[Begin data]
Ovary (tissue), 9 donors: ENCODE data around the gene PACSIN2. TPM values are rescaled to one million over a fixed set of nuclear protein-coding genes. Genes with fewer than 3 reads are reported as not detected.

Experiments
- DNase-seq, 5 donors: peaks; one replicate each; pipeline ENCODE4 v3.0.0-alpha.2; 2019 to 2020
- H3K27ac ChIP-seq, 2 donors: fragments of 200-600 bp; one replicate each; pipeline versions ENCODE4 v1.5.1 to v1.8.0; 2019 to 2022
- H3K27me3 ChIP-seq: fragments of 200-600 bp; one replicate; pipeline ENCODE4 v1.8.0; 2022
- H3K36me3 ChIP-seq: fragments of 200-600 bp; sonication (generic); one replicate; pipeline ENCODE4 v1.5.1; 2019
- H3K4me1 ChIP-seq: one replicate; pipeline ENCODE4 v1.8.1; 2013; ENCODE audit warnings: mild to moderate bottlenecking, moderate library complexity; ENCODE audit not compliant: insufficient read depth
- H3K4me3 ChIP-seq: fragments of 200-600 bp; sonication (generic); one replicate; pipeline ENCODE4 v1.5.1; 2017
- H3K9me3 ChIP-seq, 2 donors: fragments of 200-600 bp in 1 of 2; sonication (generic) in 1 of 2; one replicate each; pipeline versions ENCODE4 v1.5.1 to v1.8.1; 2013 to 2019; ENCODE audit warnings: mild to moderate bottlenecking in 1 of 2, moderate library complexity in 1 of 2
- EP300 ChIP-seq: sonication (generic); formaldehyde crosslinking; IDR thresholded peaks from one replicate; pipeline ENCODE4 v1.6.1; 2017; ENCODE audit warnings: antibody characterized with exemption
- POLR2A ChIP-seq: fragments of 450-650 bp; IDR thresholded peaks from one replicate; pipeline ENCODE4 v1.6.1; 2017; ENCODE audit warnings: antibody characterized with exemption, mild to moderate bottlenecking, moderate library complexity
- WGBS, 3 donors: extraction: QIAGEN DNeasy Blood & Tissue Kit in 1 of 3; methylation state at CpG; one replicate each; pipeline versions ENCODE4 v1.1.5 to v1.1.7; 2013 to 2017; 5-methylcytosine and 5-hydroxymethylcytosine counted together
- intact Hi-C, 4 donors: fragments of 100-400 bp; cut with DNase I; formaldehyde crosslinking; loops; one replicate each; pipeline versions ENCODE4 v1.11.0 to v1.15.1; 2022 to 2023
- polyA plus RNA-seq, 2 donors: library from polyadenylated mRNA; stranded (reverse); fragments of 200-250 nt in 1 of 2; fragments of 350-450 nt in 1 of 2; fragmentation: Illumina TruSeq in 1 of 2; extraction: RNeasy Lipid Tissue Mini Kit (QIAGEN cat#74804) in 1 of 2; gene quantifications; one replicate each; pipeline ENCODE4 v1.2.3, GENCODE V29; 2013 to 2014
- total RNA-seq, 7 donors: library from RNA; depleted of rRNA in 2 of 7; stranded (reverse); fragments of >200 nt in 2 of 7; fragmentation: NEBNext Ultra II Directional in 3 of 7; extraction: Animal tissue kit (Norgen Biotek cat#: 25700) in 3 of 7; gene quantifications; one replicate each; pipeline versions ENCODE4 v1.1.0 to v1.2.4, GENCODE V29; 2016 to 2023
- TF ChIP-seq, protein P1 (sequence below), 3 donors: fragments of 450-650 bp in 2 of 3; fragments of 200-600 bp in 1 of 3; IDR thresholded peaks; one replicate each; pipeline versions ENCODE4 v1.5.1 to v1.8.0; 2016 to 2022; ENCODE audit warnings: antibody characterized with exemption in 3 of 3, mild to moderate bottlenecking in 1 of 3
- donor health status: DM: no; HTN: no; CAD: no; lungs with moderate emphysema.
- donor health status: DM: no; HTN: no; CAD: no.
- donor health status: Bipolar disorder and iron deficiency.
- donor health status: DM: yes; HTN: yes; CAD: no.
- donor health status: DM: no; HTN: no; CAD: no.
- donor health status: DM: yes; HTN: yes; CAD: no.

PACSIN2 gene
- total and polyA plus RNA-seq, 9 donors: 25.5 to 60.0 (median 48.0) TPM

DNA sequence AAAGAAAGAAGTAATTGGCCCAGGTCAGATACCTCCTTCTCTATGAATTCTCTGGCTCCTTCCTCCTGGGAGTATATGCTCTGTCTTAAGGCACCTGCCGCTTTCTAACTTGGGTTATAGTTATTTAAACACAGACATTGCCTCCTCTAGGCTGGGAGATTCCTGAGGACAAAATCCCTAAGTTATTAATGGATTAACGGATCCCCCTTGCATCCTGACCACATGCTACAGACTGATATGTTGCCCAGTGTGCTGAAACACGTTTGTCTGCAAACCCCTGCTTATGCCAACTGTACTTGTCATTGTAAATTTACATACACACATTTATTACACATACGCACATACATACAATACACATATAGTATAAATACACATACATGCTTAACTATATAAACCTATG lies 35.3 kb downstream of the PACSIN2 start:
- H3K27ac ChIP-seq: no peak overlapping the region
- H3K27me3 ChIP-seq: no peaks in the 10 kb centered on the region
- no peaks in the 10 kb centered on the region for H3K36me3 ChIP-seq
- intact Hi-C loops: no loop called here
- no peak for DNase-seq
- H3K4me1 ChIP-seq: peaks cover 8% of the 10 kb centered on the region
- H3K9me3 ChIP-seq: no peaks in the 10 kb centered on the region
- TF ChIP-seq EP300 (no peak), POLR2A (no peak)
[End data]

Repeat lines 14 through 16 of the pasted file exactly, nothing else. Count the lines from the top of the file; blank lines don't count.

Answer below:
- polyA plus RNA-seq, 2 donors: library from polyadenylated mRNA; stranded (reverse); fragments of 200-250 nt in 1 of 2; fragments of 350-450 nt in 1 of 2; fragmentation: Illumina TruSeq in 1 of 2; extraction: RNeasy Lipid Tissue Mini Kit (QIAGEN cat#74804) in 1 of 2; gene quantifications; one replicate each; pipeline ENCODE4 v1.2.3, GENCODE V29; 2013 to 2014
- total RNA-seq, 7 donors: library from RNA; depleted of rRNA in 2 of 7; stranded (reverse); fragments of >200 nt in 2 of 7; fragmentation: NEBNext Ultra II Directional in 3 of 7; extraction: Animal tissue kit (Norgen Biotek cat#: 25700) in 3 of 7; gene quantifications; one replicate each; pipeline versions ENCODE4 v1.1.0 to v1.2.4, GENCODE V29; 2016 to 2023
- TF ChIP-seq, protein P1 (sequence below), 3 donors: fragments of 450-650 bp in 2 of 3; fragments of 200-600 bp in 1 of 3; IDR thresholded peaks; one replicate each; pipeline versions ENCODE4 v1.5.1 to v1.8.0; 2016 to 2022; ENCODE audit warnings: antibody characterized with exemption in 3 of 3, mild to moderate bottlenecking in 1 of 3